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How To Ship A Dog

Published on: April 30, 2015  |  Author: Starwood Pet Travel

how to ship a dog  http://starwoodanimaltransport.hs-sites.com/blog/how-to-ship-a-dog/ @starwoodpetmoveIf you’ve never shipped your dog on an airplane, the thought can strike fear into your heart. Your dog isn’t just a hiking and Frisbee companion, he’s a vital part of your family. So when your plans call for a long-distance move there is no question the mighty Rex will go, too.

There are a number of things you’ll need to consider when it comes to shipping a dog, whether you’re relocating from Boston to San Francisco or Denver to London or Dubai. You want Rex to be safe and comfortable every step of the way.

Small dogs can sit in the cabin.

Not on the seat next to you, of course, but in their carrier underneath the seat in front of you. You can make eye contact and get in a little “pet time” during the flight. You may already be in the habit of carrying your purse-size pooch with you around town. In that case, all you’ll really need is appropriate documentation – Rex’s pet passport – and off you go.

You will need to make a reservation for Rex to board the plane with you. There is a fee, but more importantly, airlines limit the number of animals in the cabin and early reservation assures your mini-dog will be among them.

The downside is that Rex will be with you the entire time. So think about how far you’re going – how many flights that entails and the total elapsed time. At some point along the way you’ll need to allow time between flights to take Rex to the airport’s pet relief area for a little R&R. And since his carrier will count as your carry-on, you won’t be able to take as much with you in your other bag as you normally might. Also, some destinations will not allow pets to travel in the cabin with you, places like London, Hong Kong and Johannesburg will require you to book them as manifest cargo instead.

Every airline has somewhat different rules about pet travel.

They all require your pet to have a health certificate and proof of rabies vaccination. Not all airlines can accommodate dogs as excess baggage or cargo, or they can carry only smaller breeds due to limited cargo hold size. Some airlines are not pet-friendly, whereas others routinely take excellent care of animals. Some airlines only accept snub-nosed dogs for in-cabin travel, due to concerns about potential breathing challenges. Learn if air travel is safe for snub-nosed dogs.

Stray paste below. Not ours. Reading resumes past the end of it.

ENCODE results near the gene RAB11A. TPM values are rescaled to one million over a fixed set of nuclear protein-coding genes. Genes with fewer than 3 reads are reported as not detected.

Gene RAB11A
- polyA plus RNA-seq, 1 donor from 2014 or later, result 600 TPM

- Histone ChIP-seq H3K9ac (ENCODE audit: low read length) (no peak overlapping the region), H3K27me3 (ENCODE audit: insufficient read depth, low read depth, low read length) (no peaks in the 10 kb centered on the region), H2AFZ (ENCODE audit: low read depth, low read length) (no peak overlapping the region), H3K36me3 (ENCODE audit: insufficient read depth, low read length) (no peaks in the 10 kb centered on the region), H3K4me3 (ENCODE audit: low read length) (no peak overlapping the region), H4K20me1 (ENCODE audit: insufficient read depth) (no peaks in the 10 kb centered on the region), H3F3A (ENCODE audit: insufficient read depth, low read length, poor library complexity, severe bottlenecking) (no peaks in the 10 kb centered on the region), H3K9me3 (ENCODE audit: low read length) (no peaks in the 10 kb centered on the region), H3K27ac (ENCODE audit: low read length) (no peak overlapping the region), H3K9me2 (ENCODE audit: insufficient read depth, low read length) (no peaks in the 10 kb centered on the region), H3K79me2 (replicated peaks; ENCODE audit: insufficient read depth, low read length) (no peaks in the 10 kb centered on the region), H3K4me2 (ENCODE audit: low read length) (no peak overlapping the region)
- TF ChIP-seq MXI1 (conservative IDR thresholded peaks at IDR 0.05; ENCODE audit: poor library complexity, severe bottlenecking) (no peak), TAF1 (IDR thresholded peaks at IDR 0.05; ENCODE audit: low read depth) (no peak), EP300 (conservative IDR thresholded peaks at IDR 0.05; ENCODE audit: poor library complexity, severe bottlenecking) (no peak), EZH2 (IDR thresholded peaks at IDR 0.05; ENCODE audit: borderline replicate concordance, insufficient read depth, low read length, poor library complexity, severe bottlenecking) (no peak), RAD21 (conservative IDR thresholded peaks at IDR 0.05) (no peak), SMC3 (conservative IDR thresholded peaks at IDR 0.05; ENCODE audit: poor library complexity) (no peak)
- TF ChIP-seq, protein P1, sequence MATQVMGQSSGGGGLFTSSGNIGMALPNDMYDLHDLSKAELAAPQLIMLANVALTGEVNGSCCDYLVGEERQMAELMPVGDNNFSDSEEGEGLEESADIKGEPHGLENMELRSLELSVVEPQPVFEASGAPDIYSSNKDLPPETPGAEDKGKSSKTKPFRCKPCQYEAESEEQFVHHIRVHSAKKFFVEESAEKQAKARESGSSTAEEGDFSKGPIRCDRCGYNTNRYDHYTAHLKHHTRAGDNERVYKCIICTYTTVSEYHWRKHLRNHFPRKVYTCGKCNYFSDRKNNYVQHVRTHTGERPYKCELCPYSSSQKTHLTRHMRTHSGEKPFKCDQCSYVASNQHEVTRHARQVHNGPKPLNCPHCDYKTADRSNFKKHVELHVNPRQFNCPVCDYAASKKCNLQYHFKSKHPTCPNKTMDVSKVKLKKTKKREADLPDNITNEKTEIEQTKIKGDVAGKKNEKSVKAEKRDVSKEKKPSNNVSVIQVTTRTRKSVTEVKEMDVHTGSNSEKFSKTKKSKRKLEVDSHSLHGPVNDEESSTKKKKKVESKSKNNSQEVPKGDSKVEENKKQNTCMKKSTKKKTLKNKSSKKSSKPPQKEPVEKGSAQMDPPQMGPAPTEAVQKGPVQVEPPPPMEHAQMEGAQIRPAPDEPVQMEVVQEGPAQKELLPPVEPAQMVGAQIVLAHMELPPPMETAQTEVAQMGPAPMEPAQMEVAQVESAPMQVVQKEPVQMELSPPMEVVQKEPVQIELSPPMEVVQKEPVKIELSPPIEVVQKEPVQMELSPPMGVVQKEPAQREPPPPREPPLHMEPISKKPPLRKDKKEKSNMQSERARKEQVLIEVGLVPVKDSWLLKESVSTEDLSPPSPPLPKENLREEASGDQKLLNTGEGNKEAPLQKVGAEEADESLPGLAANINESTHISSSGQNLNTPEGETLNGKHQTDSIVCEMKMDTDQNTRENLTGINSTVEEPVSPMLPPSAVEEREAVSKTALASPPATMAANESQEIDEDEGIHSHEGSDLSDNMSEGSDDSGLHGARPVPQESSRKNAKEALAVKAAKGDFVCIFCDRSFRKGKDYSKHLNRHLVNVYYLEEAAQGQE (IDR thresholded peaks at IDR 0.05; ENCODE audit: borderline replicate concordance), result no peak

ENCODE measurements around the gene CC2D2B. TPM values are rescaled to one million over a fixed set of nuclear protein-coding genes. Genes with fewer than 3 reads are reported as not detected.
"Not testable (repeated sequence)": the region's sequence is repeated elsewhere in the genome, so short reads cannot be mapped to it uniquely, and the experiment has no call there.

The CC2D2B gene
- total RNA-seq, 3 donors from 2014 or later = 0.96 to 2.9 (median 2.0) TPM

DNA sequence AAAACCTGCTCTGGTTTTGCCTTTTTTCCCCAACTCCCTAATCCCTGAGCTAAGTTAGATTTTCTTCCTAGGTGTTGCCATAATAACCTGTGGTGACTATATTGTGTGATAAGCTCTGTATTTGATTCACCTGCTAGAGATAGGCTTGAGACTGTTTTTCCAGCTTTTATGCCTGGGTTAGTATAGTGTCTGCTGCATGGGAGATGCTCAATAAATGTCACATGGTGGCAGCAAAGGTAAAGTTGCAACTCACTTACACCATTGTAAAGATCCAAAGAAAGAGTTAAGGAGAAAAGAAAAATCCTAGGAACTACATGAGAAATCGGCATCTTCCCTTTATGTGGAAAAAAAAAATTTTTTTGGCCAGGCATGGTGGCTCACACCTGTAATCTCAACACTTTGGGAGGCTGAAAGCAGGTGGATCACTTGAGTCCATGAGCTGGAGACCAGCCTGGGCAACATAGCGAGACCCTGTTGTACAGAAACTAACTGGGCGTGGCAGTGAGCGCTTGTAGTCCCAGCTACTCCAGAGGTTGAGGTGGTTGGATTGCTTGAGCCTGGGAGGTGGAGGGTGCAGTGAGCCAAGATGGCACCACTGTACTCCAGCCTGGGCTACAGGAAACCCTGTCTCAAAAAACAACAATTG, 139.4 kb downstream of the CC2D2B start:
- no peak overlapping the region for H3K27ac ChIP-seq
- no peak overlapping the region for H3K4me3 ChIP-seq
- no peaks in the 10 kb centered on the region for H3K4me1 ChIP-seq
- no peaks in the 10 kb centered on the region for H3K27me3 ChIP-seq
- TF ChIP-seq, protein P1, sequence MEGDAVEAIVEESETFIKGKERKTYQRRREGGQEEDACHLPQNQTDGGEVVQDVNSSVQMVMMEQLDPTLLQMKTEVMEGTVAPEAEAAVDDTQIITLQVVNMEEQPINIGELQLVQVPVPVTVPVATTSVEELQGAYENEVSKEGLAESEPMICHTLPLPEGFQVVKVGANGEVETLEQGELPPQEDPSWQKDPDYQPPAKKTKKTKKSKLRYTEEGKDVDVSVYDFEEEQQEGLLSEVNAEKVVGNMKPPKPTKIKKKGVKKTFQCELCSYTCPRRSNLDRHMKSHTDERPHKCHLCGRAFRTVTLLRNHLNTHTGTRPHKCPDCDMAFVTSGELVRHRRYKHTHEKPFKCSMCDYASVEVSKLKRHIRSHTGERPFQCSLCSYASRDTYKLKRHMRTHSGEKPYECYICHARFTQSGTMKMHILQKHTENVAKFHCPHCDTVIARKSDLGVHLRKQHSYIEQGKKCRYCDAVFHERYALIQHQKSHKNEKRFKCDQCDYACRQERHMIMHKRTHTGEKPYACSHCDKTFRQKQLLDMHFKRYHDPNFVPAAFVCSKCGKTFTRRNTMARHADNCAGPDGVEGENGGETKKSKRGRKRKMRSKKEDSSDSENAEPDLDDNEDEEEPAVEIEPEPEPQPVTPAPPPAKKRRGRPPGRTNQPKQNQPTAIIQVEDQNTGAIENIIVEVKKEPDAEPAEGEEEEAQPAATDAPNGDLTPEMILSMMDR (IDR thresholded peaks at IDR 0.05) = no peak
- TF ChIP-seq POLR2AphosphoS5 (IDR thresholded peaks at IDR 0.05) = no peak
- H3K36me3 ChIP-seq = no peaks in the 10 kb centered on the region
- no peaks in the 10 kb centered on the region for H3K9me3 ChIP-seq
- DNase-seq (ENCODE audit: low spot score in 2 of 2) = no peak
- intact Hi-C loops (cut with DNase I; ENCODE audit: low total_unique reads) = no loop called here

When the weather is very hot or cold, all domestic airlines restrict pet travel to certain times of day or allow it only on a day-by-day basis depending on that day’s temperature forecast. This can throw a wrench into your best-laid dog shipment plans, but these rules are designed to protect Rex.

Every country has dog import rules.

It’s possible to ship a dog on your own, but especially if he’s traveling internationally it’s a good idea to work with a professional pet transport service. They can make all the arrangements to ensure Rex gets to his new destination safely and efficiently, a process that starts with the proper documentation. In addition to a health certificate and proof of rabies vaccination, you may need:

  • An international health certificate stamped by a USDA-approved veterinarian (your dog must undergo a physical exam).
  • An import permit or other documents.
  • Extra vaccinations, tests or examinations.

There are timing requirements for some of these documents, which can get tricky. You will also have to purchase a heavy-duty IATA-approved carrier, sized to your dog’s measurements.

You could contact your destination country’s embassy on your own to learn what you need in the way of paperwork and get the forms. But that can be difficult, and rule changes regarding pet travel are not always communicated down the line. If you have the wrong paperwork, Rex’s travel plans could come to an abrupt halt before he gets off the ground.

Companies in the business of transporting dogs and other pets around the world are on top of every detail. They have established working relationships with the airlines, so they know the rules and how to accommodate your dog safely. If your pup will not be traveling in the cabin with you, some airlines require you to use a recognized third-party transport firm.

Reducing stress – theirs and yours.

Using a pet transport company that provides door-to-door service can save you untold time and frustration and allow you to concentrate on getting the humans in your family and your “stuff” prepped to move. Less stress for you means less stress for Rex before his big trip.

And speaking of stress, sedation is no longer allowed for pets traveling by air because the risks are greater than the potential benefits.

Ground transportation may be an option.

If your dog is an embargoed breed or you’re simply not comfortable sending him on a plane and your dog is traveling within the lower 48 states, ask your pet transporter about ground transportation.

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